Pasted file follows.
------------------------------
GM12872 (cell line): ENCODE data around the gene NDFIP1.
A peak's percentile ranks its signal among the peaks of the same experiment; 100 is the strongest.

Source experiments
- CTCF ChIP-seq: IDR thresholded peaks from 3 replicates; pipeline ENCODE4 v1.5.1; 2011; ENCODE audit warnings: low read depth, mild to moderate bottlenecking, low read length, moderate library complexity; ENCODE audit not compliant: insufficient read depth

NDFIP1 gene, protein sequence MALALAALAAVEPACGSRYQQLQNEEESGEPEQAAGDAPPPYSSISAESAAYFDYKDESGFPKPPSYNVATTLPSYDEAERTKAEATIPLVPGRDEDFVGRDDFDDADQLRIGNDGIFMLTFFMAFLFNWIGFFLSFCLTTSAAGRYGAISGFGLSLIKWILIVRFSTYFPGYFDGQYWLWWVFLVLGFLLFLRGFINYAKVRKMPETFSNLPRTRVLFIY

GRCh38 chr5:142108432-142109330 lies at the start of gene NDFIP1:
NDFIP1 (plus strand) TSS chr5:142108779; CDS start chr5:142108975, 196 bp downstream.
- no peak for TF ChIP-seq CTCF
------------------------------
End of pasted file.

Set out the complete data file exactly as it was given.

GM12872 (cell line): ENCODE data around the gene NDFIP1.
A peak's percentile ranks its signal among the peaks of the same experiment; 100 is the strongest.

Source experiments
- CTCF ChIP-seq: IDR thresholded peaks from 3 replicates; pipeline ENCODE4 v1.5.1; 2011; ENCODE audit warnings: low read depth, mild to moderate bottlenecking, low read length, moderate library complexity; ENCODE audit not compliant: insufficient read depth

NDFIP1 gene, protein sequence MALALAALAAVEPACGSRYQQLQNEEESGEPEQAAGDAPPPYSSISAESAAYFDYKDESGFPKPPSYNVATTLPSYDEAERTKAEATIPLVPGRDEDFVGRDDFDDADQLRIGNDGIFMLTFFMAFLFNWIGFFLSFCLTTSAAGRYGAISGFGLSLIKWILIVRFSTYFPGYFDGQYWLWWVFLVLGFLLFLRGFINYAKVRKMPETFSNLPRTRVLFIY

GRCh38 chr5:142108432-142109330 lies at the start of gene NDFIP1:
NDFIP1 (plus strand) TSS chr5:142108779; CDS start chr5:142108975, 196 bp downstream.
- no peak for TF ChIP-seq CTCF